To test for the trend amongst conservative white males, the researchers compared the demographic to "all other adults." Results showed, for instance, that 29.6 percent of conservative white males believe the effects of global warming will never happen, versus 7.4 percent of other adults. In holding for "confident" conservative white males, the study showed 48.4 percent believe global warming won't happen, versus 8.6 percent of other adults....
To understand why there is a trend amongst conservative white males, the Gallup data was cross-examined with research about the "white male effect" -- the idea that white males were either more accepting of risk or less risk averse than the rest of the public....
McCright says, up to 40 percent of all white males in the study sample believe in hierarchy, are more trusting of authority and are more conservative. Conservative white males' motivation to ignore a certain risk -- the risk of climate change in this case -- therefore, has to do with defending the status of their identity tied to the white male establishment.A few things:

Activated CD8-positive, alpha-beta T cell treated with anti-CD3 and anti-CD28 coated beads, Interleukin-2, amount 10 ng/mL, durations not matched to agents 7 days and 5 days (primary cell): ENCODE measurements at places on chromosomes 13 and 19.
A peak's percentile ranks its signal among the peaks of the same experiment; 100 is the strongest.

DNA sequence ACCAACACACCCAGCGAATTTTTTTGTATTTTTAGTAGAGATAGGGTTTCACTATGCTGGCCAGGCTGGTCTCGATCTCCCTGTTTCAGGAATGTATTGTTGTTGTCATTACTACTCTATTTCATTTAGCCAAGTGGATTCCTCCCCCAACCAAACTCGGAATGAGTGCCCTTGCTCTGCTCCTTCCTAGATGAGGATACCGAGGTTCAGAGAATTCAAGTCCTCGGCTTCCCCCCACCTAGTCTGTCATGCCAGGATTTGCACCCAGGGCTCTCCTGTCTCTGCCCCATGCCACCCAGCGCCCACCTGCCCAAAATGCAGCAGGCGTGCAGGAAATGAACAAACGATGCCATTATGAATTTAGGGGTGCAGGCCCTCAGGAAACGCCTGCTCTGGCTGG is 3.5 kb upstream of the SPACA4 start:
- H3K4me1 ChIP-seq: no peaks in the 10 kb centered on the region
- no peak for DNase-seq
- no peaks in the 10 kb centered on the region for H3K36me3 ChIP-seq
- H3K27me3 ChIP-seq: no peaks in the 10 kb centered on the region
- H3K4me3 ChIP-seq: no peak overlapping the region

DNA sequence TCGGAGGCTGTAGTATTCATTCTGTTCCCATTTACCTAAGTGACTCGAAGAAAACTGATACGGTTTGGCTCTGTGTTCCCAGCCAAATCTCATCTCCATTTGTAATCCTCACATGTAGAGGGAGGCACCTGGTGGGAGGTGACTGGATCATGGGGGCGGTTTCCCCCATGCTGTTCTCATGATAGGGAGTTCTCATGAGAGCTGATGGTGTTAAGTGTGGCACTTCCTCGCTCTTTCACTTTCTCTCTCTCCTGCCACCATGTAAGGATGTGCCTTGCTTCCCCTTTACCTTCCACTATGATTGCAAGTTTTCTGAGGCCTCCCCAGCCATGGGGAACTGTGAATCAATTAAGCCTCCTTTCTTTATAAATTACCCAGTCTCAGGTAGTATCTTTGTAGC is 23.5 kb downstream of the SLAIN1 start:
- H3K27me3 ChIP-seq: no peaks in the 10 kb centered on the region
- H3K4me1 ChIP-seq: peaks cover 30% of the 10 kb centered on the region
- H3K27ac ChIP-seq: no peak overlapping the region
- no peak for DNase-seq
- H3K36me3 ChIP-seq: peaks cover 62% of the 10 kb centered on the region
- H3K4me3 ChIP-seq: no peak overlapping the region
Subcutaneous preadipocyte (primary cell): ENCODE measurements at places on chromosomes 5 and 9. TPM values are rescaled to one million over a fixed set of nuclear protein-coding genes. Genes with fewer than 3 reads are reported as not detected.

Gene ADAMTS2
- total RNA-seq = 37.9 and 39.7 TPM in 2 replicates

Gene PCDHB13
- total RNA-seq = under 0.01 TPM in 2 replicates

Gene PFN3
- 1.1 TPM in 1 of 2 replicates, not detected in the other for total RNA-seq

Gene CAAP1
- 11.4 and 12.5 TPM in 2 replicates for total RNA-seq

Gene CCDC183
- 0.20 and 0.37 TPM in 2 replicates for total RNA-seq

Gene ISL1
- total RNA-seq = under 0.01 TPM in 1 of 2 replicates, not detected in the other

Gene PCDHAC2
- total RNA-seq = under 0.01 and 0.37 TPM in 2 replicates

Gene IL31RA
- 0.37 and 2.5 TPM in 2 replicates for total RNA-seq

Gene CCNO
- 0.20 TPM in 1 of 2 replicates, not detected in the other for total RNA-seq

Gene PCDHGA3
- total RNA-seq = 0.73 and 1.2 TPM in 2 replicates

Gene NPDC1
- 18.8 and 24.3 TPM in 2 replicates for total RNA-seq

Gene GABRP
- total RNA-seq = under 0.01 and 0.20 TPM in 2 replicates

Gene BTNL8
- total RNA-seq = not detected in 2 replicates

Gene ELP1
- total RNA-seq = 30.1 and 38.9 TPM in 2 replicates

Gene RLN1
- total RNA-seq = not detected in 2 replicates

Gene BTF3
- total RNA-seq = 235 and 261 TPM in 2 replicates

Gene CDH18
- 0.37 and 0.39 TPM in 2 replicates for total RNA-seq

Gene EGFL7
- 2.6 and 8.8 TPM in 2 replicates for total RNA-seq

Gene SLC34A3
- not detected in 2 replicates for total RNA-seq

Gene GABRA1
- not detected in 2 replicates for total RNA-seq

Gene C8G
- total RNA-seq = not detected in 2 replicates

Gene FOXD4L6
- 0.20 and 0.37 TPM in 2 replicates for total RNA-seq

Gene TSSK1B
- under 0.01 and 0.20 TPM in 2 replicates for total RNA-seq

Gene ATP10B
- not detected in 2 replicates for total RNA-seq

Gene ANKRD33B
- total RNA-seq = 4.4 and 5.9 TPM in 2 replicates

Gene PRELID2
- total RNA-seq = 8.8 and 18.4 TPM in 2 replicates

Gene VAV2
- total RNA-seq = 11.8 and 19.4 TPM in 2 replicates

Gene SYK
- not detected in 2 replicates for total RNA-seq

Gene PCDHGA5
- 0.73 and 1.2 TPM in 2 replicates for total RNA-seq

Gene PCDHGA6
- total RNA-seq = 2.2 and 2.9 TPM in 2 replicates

1. Apparently, the "white male effect" has been studied quite a bit. I'm not surprised that studies of white males yield results that researchers characterize in negative terms. I call that the "lefty sociologist effect."
2. Look at the global warming question from the opposite side: Why are liberals less skeptical? I'd say there is more "trusting of authority" among people who accept the assertions of scientists and think government can solve this problem. And believing in climate change fits nicely with the general liberal mindset that involves enthusiasm for top-down government solutions and puts a relatively low value on preserving traditional ways.
3. McCright highlights the risk that the skeptics are willing to tolerate when they avoid taking steps to deal with the predicted climate change, but there is also risk in imposing solutions to head off problems that might not occur. Since there are risks all around, we're not really talking about differences in risk aversion. These are differences in weighting and comparing various risks.
4. The article uses the words "skepticism" and "denial" almost interchangeably, but these are actually dramatically different words. Skepticism is part of rational, scientific thought. If you don't have it, you are gullible. Denial involves an irrational resistance to evidence. McCright's study title reveals a bias: These people are in denial; what's their problem? I'd rather see a neutral study, something that seriously and fairly asked: What psychological tendencies explain the disparity in acceptance of scientific reports on climate change?